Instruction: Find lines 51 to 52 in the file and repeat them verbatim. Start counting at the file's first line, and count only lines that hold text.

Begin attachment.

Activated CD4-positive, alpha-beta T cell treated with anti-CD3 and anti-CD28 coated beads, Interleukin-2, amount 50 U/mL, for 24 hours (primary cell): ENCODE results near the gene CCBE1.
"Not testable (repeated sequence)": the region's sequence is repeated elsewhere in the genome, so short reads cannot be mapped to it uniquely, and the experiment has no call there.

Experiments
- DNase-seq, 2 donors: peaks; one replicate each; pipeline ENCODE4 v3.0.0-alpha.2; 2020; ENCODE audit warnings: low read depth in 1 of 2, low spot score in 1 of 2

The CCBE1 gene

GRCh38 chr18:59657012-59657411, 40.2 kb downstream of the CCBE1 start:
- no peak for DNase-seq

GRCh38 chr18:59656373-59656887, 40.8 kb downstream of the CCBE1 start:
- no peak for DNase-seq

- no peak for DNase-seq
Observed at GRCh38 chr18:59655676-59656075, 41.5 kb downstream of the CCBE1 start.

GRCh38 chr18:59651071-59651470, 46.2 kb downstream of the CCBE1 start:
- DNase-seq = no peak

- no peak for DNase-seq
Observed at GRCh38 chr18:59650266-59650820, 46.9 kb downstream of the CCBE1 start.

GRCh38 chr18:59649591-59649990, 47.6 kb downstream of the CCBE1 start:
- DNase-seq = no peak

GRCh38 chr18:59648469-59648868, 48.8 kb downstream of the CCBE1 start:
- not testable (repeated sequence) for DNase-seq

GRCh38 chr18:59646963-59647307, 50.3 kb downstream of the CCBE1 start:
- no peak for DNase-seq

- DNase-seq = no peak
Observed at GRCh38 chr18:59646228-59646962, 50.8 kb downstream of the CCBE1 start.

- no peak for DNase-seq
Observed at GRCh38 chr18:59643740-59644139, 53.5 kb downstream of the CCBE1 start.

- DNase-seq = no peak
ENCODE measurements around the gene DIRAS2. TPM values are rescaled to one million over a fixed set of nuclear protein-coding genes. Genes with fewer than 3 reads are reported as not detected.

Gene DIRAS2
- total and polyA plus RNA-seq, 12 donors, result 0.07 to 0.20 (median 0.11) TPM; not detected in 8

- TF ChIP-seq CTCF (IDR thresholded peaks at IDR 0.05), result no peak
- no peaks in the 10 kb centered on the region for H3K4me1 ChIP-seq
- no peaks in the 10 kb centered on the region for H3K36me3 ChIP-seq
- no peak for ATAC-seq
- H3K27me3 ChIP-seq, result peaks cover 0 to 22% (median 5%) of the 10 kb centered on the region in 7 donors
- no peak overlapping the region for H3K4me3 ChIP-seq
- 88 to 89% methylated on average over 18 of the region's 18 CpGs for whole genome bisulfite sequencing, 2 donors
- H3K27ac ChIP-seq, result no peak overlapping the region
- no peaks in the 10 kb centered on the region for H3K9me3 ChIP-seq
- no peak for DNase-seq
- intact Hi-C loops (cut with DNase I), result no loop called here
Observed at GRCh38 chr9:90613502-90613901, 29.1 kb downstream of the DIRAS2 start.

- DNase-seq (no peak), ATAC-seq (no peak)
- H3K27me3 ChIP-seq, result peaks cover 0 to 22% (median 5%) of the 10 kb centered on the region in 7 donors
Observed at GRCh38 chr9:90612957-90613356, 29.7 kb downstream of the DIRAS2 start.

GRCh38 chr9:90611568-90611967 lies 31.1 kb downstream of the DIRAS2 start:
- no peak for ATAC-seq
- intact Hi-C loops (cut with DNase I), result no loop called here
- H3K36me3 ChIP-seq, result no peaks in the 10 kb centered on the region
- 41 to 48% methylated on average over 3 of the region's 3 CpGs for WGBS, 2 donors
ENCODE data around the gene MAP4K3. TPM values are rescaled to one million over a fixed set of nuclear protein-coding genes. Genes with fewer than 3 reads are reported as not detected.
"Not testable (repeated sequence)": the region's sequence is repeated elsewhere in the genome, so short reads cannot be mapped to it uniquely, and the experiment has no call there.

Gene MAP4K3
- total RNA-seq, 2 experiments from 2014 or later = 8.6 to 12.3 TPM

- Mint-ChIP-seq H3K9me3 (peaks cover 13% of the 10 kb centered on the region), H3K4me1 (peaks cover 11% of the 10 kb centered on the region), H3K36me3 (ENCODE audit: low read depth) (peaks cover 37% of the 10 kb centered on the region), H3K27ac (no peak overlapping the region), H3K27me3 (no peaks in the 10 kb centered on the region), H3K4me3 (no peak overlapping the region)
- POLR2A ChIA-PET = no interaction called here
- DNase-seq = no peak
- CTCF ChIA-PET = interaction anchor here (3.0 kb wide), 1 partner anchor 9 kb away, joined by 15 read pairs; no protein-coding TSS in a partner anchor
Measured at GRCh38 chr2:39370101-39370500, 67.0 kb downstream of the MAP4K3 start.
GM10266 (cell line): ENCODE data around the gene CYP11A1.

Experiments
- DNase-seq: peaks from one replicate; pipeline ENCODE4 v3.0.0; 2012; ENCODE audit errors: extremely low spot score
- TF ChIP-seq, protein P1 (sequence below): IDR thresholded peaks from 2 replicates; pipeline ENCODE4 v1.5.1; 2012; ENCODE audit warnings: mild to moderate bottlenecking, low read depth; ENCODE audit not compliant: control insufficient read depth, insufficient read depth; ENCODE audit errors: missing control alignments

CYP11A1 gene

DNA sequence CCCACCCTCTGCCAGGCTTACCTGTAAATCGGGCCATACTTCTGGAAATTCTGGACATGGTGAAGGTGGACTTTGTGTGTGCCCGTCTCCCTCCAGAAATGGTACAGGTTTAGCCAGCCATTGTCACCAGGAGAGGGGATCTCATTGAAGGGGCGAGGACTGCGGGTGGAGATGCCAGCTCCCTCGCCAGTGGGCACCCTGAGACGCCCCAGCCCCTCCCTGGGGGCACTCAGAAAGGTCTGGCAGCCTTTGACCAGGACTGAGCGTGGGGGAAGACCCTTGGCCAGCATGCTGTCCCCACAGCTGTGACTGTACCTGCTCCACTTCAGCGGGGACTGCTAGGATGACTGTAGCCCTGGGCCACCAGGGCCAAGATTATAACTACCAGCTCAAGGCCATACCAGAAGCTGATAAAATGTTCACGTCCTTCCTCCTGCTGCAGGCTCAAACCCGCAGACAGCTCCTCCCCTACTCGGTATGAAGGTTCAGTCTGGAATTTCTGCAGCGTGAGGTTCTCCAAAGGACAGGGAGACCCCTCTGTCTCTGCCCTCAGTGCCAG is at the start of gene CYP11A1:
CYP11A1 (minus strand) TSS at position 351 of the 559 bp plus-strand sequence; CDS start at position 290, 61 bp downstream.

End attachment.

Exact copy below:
"Not testable (repeated sequence)": the region's sequence is repeated elsewhere in the genome, so short reads cannot be mapped to it uniquely, and the experiment has no call there.

Gene MAP4K3